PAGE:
Two other types of territories exist, although they are not universally considered territories. Objects meet some of the criteria for territories—we mark, personalize, defend, and control our possessions. Ideas are also, in some ways, territories. We defend them through patents and copyrights. There are rules against plagiarism. Software authors and songwriters try to protect ownership of their programs and songs.
Even though territories usually work to keep society hassle-free, sometimes they are infringed upon. The most obvious form of infringement is invasion, in which an outsider physically enters someone else’s territory, usually with the intention of taking it from its current owner. One obvious example is one country trying to take the territory of another.
The second form of infringement is violation, a temporary infringement of someone’s territory. Usually, the goal is not ownership but annoyance or harm. Vandalism, hit-and-run attacks, and burglary fall into this category.
Sometimes a violation occurs out of ignorance, as when a boy who cannot yet read walks into a women’s wash-room. Other times the violation is deliberate, such as computer pranksters worming their way into others’ machines. Violation may occur without the infringer personally entering the territory. Jamming radio waves and playing loud music are some examples.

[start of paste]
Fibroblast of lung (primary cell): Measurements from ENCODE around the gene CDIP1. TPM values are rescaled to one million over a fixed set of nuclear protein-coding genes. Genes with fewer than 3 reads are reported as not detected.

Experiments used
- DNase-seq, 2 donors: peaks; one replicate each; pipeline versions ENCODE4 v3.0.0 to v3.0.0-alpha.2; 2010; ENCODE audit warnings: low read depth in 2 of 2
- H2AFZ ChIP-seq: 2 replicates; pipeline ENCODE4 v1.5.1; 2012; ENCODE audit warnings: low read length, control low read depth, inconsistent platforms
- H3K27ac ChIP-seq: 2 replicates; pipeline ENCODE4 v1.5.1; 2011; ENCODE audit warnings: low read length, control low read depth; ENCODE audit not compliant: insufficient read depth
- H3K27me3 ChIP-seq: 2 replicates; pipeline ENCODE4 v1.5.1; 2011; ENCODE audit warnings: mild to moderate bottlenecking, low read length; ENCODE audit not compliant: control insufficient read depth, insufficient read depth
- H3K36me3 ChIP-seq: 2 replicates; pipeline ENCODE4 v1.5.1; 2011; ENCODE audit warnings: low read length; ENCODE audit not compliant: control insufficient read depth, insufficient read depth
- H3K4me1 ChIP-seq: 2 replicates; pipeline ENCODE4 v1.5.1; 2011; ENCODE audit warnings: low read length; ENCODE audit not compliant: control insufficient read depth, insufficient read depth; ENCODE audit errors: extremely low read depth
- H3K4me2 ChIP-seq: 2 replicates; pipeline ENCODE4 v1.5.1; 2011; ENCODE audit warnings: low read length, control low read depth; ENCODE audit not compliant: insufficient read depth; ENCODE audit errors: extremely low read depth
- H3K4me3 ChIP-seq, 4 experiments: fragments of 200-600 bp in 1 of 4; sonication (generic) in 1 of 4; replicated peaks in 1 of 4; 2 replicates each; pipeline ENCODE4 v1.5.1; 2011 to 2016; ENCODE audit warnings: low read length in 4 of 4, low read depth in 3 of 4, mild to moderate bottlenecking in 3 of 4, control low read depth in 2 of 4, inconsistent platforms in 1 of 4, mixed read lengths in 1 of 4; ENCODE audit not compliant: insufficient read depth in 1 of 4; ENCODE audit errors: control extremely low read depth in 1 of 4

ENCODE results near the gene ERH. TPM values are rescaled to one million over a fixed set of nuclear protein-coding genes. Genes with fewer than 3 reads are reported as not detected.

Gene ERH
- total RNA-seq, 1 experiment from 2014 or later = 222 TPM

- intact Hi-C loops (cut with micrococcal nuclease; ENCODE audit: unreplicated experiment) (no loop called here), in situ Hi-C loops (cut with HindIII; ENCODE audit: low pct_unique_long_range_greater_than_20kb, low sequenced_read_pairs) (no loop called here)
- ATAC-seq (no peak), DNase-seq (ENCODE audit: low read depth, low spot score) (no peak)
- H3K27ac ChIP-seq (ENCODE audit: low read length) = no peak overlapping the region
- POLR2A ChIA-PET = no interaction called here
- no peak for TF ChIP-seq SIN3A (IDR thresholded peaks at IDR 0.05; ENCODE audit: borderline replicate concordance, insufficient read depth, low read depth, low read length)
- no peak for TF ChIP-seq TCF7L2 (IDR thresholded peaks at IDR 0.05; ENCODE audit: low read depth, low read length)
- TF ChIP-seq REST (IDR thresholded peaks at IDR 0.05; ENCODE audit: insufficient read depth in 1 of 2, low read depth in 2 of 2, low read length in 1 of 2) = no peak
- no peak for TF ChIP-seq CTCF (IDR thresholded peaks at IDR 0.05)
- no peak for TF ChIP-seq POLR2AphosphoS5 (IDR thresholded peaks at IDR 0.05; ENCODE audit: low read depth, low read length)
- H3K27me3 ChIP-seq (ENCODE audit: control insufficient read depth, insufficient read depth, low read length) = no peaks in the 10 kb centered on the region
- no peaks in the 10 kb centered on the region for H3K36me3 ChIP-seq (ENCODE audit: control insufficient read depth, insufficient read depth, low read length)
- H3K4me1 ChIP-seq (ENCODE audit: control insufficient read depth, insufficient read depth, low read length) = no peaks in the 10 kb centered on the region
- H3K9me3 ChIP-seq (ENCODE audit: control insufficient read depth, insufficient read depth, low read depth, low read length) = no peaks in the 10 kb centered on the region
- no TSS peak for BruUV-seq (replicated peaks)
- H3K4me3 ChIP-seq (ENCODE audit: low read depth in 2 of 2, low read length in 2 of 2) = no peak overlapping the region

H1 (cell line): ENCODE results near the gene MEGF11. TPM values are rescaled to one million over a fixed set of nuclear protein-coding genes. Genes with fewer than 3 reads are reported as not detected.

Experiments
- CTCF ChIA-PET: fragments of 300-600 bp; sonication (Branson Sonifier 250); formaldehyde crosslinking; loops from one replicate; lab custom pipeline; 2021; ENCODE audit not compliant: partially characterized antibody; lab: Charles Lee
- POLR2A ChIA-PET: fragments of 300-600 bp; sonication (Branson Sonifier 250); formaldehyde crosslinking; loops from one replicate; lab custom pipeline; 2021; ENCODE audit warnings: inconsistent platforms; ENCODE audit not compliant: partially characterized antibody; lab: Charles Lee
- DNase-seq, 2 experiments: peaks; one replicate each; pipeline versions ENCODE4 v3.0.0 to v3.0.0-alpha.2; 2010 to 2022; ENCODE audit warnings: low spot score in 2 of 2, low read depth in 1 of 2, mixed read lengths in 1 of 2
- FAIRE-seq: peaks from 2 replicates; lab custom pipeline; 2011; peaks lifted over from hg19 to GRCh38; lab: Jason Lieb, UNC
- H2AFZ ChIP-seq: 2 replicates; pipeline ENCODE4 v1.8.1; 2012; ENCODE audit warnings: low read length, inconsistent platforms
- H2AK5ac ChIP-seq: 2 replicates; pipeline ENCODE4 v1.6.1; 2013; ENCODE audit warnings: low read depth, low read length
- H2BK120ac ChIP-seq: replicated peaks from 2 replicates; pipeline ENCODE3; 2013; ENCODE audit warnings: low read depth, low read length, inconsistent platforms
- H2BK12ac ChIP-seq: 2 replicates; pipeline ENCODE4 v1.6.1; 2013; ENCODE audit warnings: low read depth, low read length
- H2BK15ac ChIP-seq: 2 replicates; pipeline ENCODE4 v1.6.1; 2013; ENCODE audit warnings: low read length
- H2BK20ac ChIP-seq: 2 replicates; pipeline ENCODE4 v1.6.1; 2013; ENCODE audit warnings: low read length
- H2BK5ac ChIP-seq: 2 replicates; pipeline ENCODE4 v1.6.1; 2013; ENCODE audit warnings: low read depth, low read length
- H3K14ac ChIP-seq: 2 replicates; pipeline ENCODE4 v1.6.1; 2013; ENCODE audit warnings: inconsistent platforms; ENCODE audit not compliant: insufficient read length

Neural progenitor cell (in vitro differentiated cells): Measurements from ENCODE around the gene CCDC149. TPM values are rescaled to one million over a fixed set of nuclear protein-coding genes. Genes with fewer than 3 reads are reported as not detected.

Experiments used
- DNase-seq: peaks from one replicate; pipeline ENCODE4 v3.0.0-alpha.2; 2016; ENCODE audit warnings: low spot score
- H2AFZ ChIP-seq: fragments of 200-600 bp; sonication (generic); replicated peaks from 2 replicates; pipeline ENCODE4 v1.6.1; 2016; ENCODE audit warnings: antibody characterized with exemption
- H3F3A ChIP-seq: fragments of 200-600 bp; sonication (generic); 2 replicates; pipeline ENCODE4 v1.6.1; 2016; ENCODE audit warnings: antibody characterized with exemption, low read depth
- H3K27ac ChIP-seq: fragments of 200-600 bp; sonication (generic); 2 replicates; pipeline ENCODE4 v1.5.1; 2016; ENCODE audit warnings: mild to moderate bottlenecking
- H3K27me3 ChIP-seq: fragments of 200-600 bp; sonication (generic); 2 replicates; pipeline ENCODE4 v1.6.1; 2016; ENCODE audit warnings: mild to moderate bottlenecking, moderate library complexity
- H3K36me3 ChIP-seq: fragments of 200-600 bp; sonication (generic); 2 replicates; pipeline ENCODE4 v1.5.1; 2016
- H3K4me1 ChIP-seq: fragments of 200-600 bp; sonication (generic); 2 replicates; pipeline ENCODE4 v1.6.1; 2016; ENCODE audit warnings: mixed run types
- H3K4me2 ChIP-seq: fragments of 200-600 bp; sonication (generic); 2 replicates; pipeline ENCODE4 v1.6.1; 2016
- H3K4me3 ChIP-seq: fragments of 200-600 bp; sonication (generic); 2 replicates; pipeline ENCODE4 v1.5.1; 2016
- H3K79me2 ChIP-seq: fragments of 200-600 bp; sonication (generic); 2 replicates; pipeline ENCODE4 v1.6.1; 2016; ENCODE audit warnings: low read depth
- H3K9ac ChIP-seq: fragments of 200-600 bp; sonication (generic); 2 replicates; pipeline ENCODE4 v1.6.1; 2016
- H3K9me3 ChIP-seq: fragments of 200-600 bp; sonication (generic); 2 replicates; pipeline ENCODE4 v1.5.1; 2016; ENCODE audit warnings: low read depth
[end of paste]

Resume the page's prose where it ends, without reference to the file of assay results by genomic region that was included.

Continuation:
The third form of infringement is contamination, in which the infringer fouls someone else’s territory by putting something awful in the territory. Examples would be a chemical company leaving poisonous waste in the ground for later residents to deal with, a house-guest leaving the kitchen filthy, or pesticide spray drifting into your yard.
Just as there are a three general ways to infringe on territories, there are three different types of defense. When someone uses a coat, sign, or fence to defend a territory, it is called a prevention defense. One anticipates infringement and acts to stop it before it occurs.
Reaction defenses, on the other hand, are responses to an infringement after it happens. Examples range from slamming a door in someone’s face or physically striking the infringer to court actions for copyright violations.
The third type is the social boundary defense. Used at the edge of interactional territories, the social boundary defense consists of a ritual engaged in by hosts and visitors. For example, you need a password to enter many Web sites. Another example is the customs office at the national border. Social boundary defenses serve to separate wanted visitors from unwanted ones.
Territoriality in Everyday Life
One way territoriality has been used in everyday life involves defensible space theory, sometimes called crime prevention through environmental design. The theory proposes that certain design features, such as real or symbolic barriers to separate public territory from private territory and opportunities for territory owners to observe suspicious activity in their spaces, will increase residents’ sense of security and make criminals feel uneasy. It has been used widely to reduce crime in residences, neighborhoods, and retail stores.
- Edney, J. (1974). Human territoriality. Psychological Bulletin, 81, 959-975.
- Taylor, R. B. (1988). Human territorial functioning: An empirical, evolutionary perspective on individual and small group territorial cognitions, behaviors, and consequences. New York: Cambridge University Press.